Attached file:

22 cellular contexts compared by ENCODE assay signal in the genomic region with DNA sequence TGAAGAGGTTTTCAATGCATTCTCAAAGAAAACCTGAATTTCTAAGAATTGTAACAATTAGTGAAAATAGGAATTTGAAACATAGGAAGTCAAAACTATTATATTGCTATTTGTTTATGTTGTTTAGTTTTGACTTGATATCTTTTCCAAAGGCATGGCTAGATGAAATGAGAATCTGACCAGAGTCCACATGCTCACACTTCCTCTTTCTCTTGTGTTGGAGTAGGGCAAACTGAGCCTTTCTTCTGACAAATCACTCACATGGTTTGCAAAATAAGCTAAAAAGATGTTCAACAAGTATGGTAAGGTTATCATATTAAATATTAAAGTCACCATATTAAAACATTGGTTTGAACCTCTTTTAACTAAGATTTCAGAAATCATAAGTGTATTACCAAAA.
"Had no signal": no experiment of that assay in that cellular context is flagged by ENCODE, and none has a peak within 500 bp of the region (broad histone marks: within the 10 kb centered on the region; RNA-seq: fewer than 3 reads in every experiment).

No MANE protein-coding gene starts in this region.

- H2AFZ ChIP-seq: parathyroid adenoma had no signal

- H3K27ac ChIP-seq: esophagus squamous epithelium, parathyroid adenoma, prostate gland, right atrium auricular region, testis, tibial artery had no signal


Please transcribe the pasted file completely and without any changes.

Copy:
22 cellular contexts compared by ENCODE assay signal in the genomic region with DNA sequence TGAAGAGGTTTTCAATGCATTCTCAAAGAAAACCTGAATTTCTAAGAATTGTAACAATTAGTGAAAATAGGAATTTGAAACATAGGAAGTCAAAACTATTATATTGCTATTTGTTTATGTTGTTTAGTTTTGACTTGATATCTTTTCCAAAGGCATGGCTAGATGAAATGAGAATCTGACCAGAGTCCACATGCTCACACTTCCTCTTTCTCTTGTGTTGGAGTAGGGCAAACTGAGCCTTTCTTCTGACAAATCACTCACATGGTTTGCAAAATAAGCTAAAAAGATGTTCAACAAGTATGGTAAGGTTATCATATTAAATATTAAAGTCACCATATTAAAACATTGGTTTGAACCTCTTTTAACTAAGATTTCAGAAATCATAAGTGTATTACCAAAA.
"Had no signal": no experiment of that assay in that cellular context is flagged by ENCODE, and none has a peak within 500 bp of the region (broad histone marks: within the 10 kb centered on the region; RNA-seq: fewer than 3 reads in every experiment).

No MANE protein-coding gene starts in this region.

- H2AFZ ChIP-seq: parathyroid adenoma had no signal

- H3K27ac ChIP-seq: esophagus squamous epithelium, parathyroid adenoma, prostate gland, right atrium auricular region, testis, tibial artery had no signal